The App Store is pure security theater that only creates a false sense of safety among people who use it. The iOS operating system, just like the operating system of any other digital device, is what ultimately determines customer safety. This is why Apple’s walled garden doesn’t extend to Mac laptop users. Apple’s primary argument for the App Store is hollow.

Through the process of the US legal system, we have definitively learned that the App Store is not, as its website says, “designed to be a safe and trusted place for users to discover apps created by talented developers around the world,” and that some things, such as profit, are indeed “more important than maintaining users’ trust.”[2]

In his testimony last Monday, economist David Evans noted that Apple’s App Store profits are “vastly higher” than most online stores. We have been giving Apple the power to decide what news we read, what shows we watch, what games we play, and what digital tools we use for too long—all while contributing to Apple’s astronomical profits. It is time to end Apple’s monopoly and reclaim our freedoms and fundamental rights. 

“None of Apple’s attempts to convince us that they act fairly in a highly competitive environment can pass scrutiny,” added Benjamin Ismail, of GreatFire’s project. “Apple’s behavior is authoritarian and one only needs to read the App Store review guidelines to see the company’s claims itself. There is no competition between Apple and other companies when it comes to the App Store. Apple owns the App Store, which is the only marketplace for iOS devices, and exercises its right to life and death over apps, sometimes to axe a competitor and others to please repressive regimes. In the latter cases, Apple’s right might literally become one of life and death when applied to Chinese activists, which is terrifying but first and foremost intolerable”.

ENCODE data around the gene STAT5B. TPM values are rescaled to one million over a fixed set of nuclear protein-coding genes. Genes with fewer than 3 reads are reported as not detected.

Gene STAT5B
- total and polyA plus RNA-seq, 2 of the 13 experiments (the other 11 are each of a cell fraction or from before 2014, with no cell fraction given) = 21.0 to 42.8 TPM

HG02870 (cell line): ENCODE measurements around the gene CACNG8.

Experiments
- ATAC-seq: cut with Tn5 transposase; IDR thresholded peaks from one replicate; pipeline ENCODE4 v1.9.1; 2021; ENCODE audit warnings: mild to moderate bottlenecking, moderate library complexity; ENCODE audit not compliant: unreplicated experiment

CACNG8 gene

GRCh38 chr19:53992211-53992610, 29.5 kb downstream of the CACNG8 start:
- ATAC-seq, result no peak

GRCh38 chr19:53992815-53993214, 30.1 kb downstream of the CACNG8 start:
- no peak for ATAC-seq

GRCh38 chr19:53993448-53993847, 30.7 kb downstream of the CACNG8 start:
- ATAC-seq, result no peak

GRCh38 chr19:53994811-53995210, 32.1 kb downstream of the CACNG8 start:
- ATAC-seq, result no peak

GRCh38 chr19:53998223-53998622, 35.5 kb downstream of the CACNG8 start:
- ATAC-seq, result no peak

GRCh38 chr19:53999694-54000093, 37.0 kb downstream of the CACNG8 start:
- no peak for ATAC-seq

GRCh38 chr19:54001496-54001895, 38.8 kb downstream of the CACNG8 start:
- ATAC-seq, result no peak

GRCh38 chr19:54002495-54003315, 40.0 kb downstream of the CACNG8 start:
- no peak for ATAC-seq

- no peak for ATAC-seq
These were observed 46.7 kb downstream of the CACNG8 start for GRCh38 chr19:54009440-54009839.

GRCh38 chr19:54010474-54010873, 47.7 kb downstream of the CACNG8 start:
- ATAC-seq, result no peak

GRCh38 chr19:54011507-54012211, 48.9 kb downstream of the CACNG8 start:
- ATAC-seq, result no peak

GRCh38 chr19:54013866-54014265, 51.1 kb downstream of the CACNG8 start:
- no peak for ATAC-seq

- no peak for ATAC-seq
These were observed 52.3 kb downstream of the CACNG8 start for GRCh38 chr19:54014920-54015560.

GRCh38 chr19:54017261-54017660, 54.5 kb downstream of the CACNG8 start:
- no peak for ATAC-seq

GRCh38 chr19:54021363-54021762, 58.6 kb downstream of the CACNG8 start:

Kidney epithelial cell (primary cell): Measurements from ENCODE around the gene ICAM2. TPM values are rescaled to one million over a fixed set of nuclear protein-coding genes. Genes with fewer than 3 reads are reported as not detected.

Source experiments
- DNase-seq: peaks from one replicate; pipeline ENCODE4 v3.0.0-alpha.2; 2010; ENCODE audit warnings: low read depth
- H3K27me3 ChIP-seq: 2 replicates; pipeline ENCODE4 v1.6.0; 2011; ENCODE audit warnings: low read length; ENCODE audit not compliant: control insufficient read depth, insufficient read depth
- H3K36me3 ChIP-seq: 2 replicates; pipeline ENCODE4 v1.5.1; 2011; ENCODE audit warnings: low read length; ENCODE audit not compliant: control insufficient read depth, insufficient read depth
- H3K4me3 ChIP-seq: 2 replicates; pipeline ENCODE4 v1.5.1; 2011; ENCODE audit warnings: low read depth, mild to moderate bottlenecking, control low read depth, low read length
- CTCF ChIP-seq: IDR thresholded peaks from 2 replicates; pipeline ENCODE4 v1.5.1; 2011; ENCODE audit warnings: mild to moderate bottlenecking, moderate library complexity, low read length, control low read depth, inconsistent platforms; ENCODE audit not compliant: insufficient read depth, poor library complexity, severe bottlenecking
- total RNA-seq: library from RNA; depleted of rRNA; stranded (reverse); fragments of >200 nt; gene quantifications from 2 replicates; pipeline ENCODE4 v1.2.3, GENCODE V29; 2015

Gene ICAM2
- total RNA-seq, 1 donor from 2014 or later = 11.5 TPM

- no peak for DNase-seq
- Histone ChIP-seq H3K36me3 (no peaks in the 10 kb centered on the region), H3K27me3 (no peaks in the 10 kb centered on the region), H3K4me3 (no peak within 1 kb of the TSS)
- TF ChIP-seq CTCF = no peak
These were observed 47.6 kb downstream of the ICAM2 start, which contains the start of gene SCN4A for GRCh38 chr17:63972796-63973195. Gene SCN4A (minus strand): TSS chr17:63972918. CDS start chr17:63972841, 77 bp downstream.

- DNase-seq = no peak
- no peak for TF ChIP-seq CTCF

“When one of the largest companies in the world is abusing one billion people and a whole ecosystem of creators, no one should tell people to ‘just buy a new phone,’” added Lia Holland (she/they) Campaigns and Communications Director with Fight for the Future. “Big Tech companies have been allowed to reap unfathomable profits by decimating human rights and exploiting creative people. A whole generation of innovators who grew up on inspiring stories of how Steve Jobs thought outside the box are being denied the right to do so themselves—and a whole generation of activists in authoritarian countries are being harmed in the name of eking out even more profit. Apple’s security charade has gone on for far too long.”

“This issue has largely been portrayed as a spat between big companies: mobile giants like Apple and Google vs app giants like Epic and Spotify”, said Evan Greer, Deputy Director at Fight for the Future (she/her). “But this issue is much bigger than that: it’s about whether the future of technology is open and accessible or locked down into walled gardens that benefit incumbents and elites. Apple’s stranglehold over what software can run on iPhones creates a choke point that governments have used to crack down on political dissent, target marginalized people like LGBTQ folks, and worse. App store monopolies aren’t just a competition issue, they’re a human rights issue.”